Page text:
wife of a patriot should be treated that way,
in a civilized city ?"
" It is indeed, Dora. You must go there
to-morrow, and spare no expense in making
mem comfortable and nappy. 1 declare, it
it an outrage that the poor of our city are
not octter cared tor.
" Is there any other contractor in the city
of the same name as yourself?" asked
Dora, pushing the hair back from his fore
head and looking him full in the face."
" No, daughter, bitf why do you ask ?"
" This is my reason : This Mrs. Green
was sewing on an army coat, as I have
already told you. It takes her three days
to finish one, and she receives half a dollar
for her three days' work, making her earn
ings tor the week, one dollar. Can a
woman and child in these hard times live
on that, and at the same time take proper
care of a wounded man ?"
" Of course not," said her father. But
you tell Mrs. Green not to sew another day
for such wages. Let her do sewing for our
family, and we will pay her handsomely.
I will allow her husband ten dollars a wcok
until he recovers, and then hire him at a
good salary as a servant,"
' You are a real good man," and Dora
kissed him so affectionately, that he was
more than compensated for his proposed
benevolence. Being convinced that he was
unsuspicious of the closing development,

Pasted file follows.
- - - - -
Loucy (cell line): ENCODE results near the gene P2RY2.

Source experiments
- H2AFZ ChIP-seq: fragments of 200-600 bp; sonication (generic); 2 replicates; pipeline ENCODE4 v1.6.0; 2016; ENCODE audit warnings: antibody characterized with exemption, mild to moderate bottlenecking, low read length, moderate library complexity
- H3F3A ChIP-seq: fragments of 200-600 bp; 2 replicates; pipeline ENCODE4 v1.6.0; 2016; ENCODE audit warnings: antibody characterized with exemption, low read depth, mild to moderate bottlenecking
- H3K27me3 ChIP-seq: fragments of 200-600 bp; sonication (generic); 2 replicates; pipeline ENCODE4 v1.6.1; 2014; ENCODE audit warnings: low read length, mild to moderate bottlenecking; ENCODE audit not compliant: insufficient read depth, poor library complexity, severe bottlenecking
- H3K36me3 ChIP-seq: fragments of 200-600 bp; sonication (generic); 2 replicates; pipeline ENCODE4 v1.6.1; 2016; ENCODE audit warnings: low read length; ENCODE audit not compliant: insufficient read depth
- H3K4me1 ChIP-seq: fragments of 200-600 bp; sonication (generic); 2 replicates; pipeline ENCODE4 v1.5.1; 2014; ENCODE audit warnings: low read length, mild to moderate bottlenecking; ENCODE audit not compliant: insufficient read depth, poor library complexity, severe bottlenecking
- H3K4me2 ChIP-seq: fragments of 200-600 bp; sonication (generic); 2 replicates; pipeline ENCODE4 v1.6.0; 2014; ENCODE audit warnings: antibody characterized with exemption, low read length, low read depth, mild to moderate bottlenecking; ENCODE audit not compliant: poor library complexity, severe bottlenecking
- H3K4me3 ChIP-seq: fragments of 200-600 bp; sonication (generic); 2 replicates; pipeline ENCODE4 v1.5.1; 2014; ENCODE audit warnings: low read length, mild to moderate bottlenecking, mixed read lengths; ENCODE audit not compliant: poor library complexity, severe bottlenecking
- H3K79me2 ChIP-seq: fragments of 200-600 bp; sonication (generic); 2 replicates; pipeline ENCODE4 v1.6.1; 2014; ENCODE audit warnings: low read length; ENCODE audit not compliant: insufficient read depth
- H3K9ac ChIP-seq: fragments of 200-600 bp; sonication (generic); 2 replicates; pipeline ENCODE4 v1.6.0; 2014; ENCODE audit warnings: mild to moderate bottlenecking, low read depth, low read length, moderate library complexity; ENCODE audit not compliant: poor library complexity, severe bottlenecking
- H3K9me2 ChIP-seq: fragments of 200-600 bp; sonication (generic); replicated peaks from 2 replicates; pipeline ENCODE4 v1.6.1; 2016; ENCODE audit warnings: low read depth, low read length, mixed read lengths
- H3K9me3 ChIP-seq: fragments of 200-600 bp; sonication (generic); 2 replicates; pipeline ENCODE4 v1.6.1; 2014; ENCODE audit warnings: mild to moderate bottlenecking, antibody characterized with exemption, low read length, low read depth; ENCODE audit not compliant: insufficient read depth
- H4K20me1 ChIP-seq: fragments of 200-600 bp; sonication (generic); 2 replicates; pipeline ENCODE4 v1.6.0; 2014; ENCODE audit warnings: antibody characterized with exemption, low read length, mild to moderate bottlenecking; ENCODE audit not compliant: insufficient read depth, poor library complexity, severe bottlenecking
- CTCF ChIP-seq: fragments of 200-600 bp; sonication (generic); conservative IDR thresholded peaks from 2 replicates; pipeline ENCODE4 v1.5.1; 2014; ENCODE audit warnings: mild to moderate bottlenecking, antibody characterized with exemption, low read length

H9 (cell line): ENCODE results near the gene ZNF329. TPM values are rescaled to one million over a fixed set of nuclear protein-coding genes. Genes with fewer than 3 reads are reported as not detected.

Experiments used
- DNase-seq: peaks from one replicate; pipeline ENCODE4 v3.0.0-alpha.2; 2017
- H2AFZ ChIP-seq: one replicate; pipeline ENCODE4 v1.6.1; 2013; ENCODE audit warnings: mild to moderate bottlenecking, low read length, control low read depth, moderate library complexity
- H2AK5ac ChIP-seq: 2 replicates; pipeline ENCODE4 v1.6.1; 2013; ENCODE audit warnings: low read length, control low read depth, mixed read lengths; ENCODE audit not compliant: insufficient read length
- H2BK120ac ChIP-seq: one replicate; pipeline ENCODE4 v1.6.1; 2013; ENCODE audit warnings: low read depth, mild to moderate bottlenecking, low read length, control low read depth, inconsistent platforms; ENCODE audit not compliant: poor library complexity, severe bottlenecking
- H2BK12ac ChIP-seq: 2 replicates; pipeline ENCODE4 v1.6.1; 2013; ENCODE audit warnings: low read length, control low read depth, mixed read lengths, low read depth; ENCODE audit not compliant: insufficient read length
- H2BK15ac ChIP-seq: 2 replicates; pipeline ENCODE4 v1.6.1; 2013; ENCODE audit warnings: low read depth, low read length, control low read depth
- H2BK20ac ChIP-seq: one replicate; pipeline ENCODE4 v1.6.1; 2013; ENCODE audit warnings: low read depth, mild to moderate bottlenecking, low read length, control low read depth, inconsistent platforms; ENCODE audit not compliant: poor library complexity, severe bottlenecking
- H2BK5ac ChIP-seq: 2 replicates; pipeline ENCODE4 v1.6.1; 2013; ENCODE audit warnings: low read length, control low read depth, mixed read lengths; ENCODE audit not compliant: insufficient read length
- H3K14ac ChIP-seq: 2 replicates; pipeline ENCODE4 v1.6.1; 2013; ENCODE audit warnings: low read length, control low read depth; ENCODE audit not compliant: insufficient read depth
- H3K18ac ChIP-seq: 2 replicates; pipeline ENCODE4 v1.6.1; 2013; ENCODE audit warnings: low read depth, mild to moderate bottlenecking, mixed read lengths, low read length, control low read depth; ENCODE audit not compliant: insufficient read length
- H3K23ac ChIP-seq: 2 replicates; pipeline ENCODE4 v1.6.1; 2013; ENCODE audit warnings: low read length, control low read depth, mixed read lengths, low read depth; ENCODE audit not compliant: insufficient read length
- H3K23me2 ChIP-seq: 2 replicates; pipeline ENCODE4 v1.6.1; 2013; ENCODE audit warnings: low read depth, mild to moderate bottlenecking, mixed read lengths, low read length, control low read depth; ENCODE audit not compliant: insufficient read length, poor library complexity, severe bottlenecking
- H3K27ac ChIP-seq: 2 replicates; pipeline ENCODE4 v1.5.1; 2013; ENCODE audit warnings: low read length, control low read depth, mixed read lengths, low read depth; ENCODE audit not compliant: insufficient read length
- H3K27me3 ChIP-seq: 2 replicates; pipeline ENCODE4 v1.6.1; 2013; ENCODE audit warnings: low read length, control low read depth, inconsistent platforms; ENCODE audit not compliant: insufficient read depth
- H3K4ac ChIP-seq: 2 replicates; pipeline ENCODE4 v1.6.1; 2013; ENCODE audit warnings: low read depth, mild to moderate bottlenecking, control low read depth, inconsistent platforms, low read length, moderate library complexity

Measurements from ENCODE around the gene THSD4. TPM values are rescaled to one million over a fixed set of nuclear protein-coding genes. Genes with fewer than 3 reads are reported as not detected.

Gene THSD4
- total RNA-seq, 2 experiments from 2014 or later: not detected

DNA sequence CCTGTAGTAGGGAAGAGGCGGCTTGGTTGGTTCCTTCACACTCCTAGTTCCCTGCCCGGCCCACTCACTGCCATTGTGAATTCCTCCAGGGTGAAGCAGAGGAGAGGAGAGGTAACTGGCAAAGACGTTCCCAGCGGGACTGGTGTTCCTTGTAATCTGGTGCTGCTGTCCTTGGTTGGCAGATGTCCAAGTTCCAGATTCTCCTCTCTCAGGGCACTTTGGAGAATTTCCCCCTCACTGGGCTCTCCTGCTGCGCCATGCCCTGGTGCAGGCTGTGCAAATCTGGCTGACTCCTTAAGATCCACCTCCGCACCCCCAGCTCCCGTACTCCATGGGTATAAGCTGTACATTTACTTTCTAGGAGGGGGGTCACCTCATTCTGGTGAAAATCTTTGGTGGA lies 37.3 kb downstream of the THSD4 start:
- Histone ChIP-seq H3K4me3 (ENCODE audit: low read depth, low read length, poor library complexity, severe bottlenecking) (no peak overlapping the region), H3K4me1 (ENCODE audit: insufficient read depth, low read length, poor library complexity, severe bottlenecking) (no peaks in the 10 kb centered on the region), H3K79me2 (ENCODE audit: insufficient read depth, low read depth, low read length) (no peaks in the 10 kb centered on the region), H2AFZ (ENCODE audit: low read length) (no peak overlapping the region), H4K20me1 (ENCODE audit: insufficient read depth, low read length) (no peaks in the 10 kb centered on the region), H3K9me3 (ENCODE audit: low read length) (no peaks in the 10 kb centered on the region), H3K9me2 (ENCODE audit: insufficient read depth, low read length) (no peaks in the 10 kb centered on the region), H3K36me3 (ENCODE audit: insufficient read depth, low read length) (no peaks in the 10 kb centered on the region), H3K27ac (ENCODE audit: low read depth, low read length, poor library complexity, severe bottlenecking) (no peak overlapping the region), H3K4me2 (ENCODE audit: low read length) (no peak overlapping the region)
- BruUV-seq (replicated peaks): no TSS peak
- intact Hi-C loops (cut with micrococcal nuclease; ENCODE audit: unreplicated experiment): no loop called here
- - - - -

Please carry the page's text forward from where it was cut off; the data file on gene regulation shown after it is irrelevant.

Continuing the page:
she said: "Now, I am going to astonish
yoa, father, more than the fattest contract
you ever had. Who do you suppose Mrs.
Green has been sewing for on such low and
mean wages ?"
" I can't imagine," he innocently replied.
" Why, for Mr. Prigley, the contractor."
" What ! for mc ? Well I dcclaro Dora
if that isn't a stumper. I nover dreamed
of such a thing."
" I don't doubt it," interrupted Dora.
" When you have been counting your gains,
you have never thought that they represent-
eu so niucn numan misery. J? or all you
know, the four hundred women that you
employ may be Mrs. Greens, toiling the
midnight away in poverty and sorrow. Oh,
tatner," and Dora s eyes filled with tears,
when I think that our wealth has been
made by such means, it makes my heart
sick. I cannot wear the necklace. Every
diamond seems a glistening tear."
" Well, Dora, you have rcalley worked
roe up. Perhaps I havn't been as consider
ate in ray treatment 01 mese poor women
as I ought to be. But to remedy the evil,
that s the question.
"I have a first-rate plan," answered
Dora. " In tho first place, how much do
you make on one of these coats !"
" You are not going to tell the Govern